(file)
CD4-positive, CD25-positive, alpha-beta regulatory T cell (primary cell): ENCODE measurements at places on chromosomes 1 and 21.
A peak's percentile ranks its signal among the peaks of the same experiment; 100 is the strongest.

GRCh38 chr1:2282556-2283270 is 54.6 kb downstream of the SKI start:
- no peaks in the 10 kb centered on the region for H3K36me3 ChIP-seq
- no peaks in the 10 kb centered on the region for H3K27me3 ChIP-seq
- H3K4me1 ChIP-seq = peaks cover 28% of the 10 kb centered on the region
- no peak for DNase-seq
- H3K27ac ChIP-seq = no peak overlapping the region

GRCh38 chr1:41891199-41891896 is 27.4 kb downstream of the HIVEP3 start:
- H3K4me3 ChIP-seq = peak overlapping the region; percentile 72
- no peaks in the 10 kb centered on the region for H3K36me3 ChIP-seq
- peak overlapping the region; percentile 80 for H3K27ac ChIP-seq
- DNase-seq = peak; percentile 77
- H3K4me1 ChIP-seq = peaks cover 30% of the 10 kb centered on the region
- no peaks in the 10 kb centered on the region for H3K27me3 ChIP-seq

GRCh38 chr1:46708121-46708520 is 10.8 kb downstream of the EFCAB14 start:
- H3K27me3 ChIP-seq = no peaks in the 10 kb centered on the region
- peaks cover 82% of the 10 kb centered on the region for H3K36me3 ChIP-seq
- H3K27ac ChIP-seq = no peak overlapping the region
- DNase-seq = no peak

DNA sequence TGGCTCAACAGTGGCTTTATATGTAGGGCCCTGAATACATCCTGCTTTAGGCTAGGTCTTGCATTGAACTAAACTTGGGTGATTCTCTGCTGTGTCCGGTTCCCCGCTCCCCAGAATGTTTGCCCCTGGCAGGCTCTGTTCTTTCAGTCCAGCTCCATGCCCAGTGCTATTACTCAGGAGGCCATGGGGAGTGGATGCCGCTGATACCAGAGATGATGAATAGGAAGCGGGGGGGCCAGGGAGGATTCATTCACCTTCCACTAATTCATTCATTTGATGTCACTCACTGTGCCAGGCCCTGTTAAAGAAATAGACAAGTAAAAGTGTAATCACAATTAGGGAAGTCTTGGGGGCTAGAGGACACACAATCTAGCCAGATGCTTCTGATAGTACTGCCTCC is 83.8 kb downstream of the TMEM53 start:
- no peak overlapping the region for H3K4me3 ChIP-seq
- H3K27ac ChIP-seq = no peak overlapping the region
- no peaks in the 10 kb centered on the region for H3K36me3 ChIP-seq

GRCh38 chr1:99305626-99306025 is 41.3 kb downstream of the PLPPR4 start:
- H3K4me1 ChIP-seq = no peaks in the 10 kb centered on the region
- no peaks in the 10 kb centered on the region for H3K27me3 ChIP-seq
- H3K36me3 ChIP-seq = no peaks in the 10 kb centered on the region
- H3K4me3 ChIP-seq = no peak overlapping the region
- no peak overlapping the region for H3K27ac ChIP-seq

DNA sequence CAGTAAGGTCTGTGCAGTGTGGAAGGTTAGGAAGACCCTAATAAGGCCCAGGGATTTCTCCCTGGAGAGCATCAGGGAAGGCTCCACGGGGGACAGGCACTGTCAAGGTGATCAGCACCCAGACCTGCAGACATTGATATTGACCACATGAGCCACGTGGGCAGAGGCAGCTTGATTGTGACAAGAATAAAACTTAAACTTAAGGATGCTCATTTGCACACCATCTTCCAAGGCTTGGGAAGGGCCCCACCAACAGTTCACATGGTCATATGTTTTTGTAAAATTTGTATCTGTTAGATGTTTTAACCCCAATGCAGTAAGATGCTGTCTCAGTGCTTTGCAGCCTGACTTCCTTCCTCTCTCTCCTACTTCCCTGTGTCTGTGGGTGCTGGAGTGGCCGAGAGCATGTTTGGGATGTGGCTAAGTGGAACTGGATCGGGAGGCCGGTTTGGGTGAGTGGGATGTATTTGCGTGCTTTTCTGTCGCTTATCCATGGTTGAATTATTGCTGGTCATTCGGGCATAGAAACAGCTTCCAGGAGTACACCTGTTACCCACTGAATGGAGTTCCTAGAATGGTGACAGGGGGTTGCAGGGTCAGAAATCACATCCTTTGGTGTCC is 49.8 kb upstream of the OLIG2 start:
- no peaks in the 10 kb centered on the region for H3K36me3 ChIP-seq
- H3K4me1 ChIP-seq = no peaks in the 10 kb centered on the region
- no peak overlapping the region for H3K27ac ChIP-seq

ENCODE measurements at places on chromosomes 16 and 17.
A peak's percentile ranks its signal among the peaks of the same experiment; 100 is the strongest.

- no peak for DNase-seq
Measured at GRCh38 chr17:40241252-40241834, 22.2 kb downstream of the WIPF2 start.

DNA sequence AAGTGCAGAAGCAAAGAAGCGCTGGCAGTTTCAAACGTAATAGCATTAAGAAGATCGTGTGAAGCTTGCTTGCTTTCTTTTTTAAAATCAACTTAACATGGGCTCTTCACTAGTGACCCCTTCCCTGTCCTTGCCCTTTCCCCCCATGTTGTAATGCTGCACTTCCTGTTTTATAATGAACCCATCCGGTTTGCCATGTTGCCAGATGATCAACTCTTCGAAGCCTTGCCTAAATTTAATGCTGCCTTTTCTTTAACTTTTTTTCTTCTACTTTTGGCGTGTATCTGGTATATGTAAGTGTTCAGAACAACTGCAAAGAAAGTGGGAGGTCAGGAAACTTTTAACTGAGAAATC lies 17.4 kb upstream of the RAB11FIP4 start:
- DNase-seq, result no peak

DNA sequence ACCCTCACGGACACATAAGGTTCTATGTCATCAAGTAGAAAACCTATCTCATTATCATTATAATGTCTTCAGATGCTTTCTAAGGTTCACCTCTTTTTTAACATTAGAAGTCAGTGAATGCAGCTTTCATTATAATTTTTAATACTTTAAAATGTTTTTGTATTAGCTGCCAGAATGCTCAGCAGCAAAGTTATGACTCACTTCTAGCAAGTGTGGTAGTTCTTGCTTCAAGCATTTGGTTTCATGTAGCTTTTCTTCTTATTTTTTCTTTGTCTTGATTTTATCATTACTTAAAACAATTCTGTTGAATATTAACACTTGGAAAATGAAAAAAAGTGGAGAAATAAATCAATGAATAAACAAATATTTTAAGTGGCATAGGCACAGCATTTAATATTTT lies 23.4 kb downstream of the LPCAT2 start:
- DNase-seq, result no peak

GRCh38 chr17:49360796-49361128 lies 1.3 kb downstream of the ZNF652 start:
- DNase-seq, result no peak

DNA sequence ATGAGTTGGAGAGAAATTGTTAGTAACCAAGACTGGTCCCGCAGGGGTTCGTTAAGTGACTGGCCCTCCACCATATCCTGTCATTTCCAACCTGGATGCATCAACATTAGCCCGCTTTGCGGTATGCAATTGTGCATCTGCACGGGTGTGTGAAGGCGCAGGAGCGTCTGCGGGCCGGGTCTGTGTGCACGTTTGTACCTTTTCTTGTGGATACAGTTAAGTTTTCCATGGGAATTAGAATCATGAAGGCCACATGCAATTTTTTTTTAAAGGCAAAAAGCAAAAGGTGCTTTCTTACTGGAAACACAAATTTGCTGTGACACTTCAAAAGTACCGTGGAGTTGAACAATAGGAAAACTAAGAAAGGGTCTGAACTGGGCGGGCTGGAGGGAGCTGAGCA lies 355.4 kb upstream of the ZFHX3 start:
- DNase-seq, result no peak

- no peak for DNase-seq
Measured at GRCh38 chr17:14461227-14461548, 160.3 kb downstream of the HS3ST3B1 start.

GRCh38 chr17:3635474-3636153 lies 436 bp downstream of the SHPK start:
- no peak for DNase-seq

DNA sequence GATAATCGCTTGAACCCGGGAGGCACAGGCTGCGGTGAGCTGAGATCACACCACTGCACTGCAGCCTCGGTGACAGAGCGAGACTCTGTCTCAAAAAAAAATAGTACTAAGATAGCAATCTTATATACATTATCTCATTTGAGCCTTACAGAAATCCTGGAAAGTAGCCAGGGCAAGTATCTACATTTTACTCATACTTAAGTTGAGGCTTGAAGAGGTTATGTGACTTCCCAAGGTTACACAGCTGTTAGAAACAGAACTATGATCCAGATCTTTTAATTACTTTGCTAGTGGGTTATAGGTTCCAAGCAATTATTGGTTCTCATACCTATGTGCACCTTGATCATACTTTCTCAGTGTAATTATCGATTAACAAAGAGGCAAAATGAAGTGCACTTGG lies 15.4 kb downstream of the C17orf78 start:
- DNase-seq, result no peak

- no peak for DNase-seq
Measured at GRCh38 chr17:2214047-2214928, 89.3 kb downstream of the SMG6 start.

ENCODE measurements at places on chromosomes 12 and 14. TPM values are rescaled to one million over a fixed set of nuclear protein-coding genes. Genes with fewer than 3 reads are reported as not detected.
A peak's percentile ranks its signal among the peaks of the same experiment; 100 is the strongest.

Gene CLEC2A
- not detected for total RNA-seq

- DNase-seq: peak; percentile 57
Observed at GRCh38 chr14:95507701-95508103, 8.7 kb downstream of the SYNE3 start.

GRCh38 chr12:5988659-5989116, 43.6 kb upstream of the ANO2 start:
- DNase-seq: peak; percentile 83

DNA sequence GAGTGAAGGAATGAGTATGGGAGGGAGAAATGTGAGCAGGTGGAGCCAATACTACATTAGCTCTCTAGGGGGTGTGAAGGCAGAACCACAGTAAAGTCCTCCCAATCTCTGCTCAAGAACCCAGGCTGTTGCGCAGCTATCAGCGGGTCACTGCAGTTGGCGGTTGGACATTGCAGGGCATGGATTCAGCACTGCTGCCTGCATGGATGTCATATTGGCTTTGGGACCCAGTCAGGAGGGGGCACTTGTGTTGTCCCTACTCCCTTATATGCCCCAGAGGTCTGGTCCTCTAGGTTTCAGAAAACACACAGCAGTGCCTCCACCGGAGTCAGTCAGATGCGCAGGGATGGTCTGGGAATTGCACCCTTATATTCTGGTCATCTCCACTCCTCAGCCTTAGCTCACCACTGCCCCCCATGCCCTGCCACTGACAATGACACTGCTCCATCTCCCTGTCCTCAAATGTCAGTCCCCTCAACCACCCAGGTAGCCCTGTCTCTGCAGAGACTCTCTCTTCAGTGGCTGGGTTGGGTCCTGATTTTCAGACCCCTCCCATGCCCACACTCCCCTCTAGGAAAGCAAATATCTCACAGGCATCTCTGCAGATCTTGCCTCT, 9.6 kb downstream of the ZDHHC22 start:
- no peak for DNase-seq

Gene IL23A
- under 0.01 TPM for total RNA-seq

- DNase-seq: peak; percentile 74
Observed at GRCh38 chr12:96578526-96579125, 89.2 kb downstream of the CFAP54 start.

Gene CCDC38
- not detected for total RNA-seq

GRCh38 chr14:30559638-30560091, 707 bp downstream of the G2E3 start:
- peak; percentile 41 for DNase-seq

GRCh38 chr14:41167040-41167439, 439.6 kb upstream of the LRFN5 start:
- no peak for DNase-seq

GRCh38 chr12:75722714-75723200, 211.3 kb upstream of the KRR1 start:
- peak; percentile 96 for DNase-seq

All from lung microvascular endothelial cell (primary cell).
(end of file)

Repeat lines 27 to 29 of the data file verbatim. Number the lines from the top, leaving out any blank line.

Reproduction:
- no peaks in the 10 kb centered on the region for H3K27me3 ChIP-seq
- H3K36me3 ChIP-seq = no peaks in the 10 kb centered on the region
- H3K4me3 ChIP-seq = no peak overlapping the region